• The navigation from five to eighé weeks, or five months out and home, has the advantage of more distant voyages, by returning the crews at certain periods within the year, for national service, if eventually so required : at the same time carrying the seamen through various climates in so short a period, and in so frequent succession, enures their habits, and fits them to bear the fatigues of duty in every quarter of the globe.'

From a table of the quantity of coffee imported to Great Britain by our West India islands, Sir William argues that,

• Coffee is to be considered rather as an article of trade and export, than of national consumption: teas have superseded its general use in England Abroad, coffee is in general use ; it is the beverage of all persons in Turkey; of the nobility and middle ranks of life in France and Italy; and the drink of all, to the very porters and postillions, in Germany; and to the north the demand for coffee is in-, creasing : it is, however, a plant of no difficult culture. It is said that plantations in Jamaica alone are made, or making, which may yearly return 400,000 cwt. and finally the European market may be overloaded, and the article depreciated, and then its further culture will be stopped.'

No doubt this article might be made to supersede the use of tea to a vast extent, if the art of extracting from it the palatable beverage, which is universal in many parts of the continent, were introduced into this country. The Caffé au lait of our neighbours is more grateful, and we presume more nourishing, than our favourite tea breakfast. As coffee is in one sense a home production, would it not be worth while to favour its consumption rather than that of tea; and might not this be effectually done by naturalizing among us the foreign mode of preparing it?

In the section relating to the export trade of Great Britain with the sugar colonies, the author observes that,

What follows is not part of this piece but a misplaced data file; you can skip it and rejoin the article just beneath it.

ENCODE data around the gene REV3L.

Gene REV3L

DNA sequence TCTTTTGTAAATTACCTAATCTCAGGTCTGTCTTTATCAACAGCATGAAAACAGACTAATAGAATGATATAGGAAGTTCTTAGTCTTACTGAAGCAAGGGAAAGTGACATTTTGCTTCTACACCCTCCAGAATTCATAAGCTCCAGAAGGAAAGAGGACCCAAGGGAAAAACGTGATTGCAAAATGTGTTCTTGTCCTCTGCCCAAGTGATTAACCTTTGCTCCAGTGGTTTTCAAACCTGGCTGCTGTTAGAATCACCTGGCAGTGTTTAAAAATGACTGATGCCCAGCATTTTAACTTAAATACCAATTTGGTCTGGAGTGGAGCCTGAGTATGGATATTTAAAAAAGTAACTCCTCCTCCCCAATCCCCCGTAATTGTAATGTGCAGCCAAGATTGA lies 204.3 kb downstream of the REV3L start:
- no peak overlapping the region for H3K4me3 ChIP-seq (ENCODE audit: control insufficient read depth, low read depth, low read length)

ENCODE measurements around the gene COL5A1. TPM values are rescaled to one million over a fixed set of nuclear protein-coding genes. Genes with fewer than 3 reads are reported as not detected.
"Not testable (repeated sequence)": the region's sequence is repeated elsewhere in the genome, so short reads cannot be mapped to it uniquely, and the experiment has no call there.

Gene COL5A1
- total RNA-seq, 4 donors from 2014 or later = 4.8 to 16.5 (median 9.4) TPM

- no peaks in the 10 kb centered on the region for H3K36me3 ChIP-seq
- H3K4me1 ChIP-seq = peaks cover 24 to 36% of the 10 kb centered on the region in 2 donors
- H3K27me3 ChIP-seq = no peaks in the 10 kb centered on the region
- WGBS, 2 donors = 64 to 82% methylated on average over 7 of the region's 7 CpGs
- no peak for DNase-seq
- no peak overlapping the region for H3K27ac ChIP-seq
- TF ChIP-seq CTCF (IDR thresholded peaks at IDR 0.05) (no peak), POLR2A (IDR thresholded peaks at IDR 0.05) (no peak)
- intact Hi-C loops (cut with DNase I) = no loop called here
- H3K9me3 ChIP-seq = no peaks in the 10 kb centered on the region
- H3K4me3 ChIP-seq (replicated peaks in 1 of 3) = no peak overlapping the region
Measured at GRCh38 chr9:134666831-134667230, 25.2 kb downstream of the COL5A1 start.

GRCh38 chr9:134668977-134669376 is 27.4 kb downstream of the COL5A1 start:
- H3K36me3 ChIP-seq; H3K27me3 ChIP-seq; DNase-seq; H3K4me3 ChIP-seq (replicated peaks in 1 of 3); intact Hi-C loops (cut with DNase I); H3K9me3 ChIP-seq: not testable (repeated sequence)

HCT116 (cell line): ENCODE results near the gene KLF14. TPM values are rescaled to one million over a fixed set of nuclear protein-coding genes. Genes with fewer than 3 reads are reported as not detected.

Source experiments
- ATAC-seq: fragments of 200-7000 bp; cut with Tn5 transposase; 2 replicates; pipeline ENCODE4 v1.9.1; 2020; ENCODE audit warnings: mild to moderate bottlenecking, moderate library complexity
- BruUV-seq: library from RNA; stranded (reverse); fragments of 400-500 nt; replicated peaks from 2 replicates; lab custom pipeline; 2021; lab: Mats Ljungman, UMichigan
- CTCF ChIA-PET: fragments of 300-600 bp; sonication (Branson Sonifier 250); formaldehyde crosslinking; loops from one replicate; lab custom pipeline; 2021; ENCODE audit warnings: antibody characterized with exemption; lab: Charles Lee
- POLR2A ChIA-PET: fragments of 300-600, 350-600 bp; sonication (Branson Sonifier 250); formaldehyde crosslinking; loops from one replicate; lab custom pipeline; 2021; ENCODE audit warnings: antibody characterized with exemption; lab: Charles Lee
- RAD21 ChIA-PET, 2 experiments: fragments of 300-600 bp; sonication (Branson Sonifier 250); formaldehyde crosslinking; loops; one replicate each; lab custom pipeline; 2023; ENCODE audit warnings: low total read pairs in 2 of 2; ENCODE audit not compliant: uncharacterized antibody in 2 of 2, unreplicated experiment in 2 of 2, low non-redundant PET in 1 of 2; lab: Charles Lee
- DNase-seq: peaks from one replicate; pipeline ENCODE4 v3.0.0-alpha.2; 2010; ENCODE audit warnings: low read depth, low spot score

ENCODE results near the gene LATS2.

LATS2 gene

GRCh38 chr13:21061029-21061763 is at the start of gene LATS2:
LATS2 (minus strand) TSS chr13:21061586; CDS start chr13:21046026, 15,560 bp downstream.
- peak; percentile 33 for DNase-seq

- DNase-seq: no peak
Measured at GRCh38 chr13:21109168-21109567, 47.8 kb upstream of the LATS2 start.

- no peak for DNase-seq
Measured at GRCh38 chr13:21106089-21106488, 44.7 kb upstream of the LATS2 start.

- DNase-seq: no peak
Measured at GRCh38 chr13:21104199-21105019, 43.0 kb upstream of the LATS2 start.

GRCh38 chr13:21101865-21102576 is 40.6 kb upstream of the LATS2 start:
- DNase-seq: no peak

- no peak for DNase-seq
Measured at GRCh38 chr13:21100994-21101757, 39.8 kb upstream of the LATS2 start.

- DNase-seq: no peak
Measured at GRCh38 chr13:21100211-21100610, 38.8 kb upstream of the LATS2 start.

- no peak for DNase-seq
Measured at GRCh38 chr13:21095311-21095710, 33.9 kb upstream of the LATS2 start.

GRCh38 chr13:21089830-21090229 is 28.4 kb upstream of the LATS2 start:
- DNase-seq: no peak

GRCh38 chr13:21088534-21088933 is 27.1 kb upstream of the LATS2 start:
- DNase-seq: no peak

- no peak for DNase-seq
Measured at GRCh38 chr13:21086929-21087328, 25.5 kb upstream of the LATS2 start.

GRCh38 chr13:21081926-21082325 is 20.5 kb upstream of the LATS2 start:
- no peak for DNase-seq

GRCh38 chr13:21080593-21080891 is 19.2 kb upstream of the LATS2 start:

• In proportion to the value of the articles laden, the freight of the export is greater than that of the import trade. Charged on bulk comparatively, as on value or weight of the article, it operates to a third, to a half, or even to the full value, of sundry exports. Of

hoops hoops for binding hogsheads, all of which are supplied from Great Britain, the cost and freight are nearly equal. From examination of various and actual invoices of stores sent to the plantations, I compute the freight (in time of war) as at least one-fourth of the invoice ; and on the total export, to a yearly value of six millions; the freight is then 1,500,000l. This is a great interest; and I think that of the West Indian is no ways repugnant to the just claims of the British ship-owner to hold and keep the advantage; for if he did not pay a : saving freight outwards, and the ship came to the islands light, or in ballast, the planter would have a proportional surcharge to pay on the freight of his produce home. The planter has no interest in require ing, and therefore should not be supposed to require, any articles from America, and in American shipping, but articles of immediate necessity, and which Great Britain will not supply at all, or cannot supply as wanted.'